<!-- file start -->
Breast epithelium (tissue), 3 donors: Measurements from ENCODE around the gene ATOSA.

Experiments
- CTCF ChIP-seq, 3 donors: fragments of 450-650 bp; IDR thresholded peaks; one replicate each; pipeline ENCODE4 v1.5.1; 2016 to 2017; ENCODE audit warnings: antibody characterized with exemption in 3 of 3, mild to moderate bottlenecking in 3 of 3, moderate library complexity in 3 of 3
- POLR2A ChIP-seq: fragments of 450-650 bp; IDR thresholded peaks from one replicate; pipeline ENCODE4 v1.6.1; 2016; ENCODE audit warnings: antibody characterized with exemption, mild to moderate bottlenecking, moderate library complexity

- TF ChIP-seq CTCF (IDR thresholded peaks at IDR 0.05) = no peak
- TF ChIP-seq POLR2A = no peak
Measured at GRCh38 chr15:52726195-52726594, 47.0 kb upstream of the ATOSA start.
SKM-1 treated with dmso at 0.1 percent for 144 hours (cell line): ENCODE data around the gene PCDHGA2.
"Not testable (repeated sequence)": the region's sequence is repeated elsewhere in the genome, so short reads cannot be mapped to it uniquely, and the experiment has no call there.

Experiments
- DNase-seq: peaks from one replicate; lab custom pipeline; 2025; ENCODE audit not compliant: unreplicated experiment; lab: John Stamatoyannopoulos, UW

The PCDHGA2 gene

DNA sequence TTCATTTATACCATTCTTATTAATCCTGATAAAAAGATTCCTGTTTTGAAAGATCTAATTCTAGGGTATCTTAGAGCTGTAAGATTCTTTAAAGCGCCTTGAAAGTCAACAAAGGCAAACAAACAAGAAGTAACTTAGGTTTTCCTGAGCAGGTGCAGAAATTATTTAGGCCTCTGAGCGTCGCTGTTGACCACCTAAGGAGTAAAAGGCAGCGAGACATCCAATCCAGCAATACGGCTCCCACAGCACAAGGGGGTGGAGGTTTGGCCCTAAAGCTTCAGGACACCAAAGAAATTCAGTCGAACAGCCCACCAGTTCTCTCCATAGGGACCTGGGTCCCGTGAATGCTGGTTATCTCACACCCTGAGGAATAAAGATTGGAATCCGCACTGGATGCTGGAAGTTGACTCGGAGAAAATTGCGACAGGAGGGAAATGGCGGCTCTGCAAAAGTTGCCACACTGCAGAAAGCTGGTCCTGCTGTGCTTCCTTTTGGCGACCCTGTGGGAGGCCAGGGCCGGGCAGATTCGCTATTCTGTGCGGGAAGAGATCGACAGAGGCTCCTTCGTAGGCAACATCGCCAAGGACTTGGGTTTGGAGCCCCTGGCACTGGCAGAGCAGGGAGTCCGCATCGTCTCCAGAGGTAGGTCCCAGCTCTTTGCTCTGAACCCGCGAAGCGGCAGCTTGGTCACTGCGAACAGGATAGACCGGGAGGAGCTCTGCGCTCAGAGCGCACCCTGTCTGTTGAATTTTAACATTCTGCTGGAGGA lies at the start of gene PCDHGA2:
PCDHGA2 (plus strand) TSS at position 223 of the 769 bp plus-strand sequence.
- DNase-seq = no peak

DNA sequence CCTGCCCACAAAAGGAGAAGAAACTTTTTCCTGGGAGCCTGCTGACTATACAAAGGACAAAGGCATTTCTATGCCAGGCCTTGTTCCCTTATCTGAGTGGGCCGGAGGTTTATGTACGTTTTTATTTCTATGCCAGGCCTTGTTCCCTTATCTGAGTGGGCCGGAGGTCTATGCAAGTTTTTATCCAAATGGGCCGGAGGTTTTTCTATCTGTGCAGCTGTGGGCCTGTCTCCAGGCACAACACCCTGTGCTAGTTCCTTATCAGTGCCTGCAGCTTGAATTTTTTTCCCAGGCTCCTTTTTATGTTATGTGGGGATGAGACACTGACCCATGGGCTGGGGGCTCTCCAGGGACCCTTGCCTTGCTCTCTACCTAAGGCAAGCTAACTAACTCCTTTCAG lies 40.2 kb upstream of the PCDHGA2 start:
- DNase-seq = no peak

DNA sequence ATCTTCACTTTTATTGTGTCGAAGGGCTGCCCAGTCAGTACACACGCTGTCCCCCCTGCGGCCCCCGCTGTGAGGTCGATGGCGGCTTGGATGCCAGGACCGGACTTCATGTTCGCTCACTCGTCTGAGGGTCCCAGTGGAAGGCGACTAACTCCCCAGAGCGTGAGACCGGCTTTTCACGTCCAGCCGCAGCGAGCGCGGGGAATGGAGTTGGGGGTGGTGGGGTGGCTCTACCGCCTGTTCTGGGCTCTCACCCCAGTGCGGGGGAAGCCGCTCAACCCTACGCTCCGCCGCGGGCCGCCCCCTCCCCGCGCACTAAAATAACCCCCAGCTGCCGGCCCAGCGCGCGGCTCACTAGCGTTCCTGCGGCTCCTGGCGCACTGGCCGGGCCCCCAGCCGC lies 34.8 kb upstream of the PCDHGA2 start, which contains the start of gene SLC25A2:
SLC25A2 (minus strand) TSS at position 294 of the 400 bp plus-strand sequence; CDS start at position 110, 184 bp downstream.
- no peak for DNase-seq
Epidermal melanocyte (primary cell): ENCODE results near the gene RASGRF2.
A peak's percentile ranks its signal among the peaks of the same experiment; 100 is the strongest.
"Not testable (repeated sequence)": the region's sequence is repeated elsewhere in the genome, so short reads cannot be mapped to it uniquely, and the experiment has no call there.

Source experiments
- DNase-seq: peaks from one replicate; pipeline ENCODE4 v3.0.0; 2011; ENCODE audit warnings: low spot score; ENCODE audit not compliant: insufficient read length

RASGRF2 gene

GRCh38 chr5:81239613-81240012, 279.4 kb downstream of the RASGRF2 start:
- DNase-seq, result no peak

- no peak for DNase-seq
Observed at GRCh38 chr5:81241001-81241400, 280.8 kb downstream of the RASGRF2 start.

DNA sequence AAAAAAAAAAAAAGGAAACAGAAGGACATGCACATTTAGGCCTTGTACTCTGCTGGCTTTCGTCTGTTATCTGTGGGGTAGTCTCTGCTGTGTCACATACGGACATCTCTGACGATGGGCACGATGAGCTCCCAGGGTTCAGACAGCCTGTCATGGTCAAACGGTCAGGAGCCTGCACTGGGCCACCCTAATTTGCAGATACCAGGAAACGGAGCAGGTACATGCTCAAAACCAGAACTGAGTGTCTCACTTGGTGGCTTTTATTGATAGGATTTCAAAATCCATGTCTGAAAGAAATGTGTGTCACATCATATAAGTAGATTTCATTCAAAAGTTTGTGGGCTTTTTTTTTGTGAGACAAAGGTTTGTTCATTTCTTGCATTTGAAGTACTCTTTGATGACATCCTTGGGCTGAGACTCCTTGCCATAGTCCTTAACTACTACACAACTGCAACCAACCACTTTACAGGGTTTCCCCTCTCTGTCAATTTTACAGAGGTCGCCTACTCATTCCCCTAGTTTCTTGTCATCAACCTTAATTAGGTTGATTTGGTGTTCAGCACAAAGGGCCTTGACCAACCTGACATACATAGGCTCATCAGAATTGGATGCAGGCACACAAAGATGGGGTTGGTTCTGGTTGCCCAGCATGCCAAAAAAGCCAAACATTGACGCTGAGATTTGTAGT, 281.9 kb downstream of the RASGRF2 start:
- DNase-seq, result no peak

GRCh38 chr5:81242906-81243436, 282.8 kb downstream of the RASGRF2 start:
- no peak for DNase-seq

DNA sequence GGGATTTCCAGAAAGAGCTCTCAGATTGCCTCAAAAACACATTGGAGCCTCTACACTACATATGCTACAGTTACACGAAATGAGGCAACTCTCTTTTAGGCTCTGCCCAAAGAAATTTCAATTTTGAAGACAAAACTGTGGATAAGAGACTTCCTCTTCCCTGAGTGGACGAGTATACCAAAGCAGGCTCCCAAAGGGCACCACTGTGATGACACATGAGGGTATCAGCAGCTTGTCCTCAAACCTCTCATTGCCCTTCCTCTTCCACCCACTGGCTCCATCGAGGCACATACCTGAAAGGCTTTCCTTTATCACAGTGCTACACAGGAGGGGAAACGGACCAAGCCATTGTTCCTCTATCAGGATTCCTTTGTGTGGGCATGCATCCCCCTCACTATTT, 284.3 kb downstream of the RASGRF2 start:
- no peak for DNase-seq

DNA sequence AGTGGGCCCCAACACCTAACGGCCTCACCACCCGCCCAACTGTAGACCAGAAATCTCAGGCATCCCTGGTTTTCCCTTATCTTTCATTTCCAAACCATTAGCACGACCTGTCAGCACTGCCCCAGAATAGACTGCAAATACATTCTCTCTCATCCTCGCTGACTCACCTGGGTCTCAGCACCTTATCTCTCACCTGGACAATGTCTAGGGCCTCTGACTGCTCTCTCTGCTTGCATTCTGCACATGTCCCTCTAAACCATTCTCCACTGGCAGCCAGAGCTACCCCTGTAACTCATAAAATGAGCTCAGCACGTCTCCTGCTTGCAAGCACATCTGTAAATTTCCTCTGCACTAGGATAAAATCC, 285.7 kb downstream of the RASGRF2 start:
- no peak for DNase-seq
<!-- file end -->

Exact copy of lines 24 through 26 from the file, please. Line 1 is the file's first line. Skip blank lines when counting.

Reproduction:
Source experiments
- DNase-seq: peaks from one replicate; pipeline ENCODE4 v3.0.0; 2011; ENCODE audit warnings: low spot score; ENCODE audit not compliant: insufficient read length

RASGRF2 gene